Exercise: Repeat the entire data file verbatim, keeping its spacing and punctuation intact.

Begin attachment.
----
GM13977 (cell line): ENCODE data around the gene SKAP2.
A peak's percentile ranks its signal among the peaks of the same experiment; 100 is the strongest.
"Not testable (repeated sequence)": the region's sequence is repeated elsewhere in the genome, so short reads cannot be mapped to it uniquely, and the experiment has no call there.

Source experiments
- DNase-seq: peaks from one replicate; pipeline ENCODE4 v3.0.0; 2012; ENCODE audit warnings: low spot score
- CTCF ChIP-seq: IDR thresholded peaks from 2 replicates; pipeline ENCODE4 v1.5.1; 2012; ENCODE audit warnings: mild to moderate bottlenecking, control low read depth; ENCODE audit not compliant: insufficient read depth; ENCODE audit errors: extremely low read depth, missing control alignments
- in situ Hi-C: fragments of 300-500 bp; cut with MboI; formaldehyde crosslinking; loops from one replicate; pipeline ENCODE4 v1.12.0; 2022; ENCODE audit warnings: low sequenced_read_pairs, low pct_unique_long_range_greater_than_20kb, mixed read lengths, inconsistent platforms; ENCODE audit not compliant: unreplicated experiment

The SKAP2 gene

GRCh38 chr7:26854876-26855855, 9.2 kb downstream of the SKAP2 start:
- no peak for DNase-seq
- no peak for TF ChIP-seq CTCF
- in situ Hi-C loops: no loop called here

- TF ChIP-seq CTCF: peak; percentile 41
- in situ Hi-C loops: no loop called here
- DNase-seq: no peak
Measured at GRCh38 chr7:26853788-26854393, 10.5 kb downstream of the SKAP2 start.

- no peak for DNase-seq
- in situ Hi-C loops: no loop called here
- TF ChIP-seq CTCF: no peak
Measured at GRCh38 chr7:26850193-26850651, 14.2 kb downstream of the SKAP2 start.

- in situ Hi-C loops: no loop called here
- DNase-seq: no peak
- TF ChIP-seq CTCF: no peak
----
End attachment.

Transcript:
GM13977 (cell line): ENCODE data around the gene SKAP2.
A peak's percentile ranks its signal among the peaks of the same experiment; 100 is the strongest.
"Not testable (repeated sequence)": the region's sequence is repeated elsewhere in the genome, so short reads cannot be mapped to it uniquely, and the experiment has no call there.

Source experiments
- DNase-seq: peaks from one replicate; pipeline ENCODE4 v3.0.0; 2012; ENCODE audit warnings: low spot score
- CTCF ChIP-seq: IDR thresholded peaks from 2 replicates; pipeline ENCODE4 v1.5.1; 2012; ENCODE audit warnings: mild to moderate bottlenecking, control low read depth; ENCODE audit not compliant: insufficient read depth; ENCODE audit errors: extremely low read depth, missing control alignments
- in situ Hi-C: fragments of 300-500 bp; cut with MboI; formaldehyde crosslinking; loops from one replicate; pipeline ENCODE4 v1.12.0; 2022; ENCODE audit warnings: low sequenced_read_pairs, low pct_unique_long_range_greater_than_20kb, mixed read lengths, inconsistent platforms; ENCODE audit not compliant: unreplicated experiment

The SKAP2 gene

GRCh38 chr7:26854876-26855855, 9.2 kb downstream of the SKAP2 start:
- no peak for DNase-seq
- no peak for TF ChIP-seq CTCF
- in situ Hi-C loops: no loop called here

- TF ChIP-seq CTCF: peak; percentile 41
- in situ Hi-C loops: no loop called here
- DNase-seq: no peak
Measured at GRCh38 chr7:26853788-26854393, 10.5 kb downstream of the SKAP2 start.

- no peak for DNase-seq
- in situ Hi-C loops: no loop called here
- TF ChIP-seq CTCF: no peak
Measured at GRCh38 chr7:26850193-26850651, 14.2 kb downstream of the SKAP2 start.

- in situ Hi-C loops: no loop called here
- DNase-seq: no peak
- TF ChIP-seq CTCF: no peak